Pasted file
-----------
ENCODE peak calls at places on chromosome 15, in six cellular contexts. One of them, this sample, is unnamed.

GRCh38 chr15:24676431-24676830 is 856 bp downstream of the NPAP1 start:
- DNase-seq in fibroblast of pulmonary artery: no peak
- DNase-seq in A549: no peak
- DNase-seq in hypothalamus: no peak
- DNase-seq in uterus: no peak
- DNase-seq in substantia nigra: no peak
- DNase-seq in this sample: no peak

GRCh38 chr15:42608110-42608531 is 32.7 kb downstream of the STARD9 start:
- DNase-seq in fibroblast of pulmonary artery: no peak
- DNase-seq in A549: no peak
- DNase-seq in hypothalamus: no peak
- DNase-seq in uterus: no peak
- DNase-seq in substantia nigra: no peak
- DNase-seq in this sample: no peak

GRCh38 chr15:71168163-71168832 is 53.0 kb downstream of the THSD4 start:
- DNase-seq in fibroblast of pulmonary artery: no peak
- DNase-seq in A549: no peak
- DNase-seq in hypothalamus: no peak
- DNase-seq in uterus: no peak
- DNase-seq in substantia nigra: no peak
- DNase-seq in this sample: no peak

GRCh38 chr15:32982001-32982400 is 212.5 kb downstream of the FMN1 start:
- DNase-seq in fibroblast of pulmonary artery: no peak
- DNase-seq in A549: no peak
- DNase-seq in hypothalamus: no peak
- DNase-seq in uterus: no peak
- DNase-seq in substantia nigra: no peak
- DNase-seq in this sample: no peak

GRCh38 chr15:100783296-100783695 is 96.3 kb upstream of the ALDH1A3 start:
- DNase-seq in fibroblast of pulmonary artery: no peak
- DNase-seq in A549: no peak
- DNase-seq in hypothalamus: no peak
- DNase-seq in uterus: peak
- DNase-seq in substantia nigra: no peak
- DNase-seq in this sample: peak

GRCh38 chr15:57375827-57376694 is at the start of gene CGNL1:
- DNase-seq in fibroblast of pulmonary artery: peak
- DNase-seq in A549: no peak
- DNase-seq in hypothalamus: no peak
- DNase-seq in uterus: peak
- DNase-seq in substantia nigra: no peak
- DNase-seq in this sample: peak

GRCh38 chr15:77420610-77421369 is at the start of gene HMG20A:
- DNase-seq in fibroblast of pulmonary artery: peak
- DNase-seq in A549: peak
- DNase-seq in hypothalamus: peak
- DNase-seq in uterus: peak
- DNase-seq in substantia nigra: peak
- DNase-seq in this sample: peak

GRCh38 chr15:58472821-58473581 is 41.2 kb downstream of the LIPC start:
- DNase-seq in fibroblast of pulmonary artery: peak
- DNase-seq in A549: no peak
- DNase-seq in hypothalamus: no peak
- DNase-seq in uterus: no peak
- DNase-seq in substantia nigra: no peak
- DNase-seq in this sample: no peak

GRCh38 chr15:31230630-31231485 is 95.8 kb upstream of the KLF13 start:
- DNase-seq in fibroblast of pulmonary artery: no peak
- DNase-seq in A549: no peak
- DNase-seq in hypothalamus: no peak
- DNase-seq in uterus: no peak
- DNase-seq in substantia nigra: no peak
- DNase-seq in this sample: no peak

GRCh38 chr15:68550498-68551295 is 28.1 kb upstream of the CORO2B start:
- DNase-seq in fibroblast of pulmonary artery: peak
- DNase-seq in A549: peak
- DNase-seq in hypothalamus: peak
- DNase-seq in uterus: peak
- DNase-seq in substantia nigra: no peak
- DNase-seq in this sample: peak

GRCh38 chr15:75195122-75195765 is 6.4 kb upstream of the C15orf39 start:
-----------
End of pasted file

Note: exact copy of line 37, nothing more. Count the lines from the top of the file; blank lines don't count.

GRCh38 chr15:57375827-57376694 is at the start of gene CGNL1: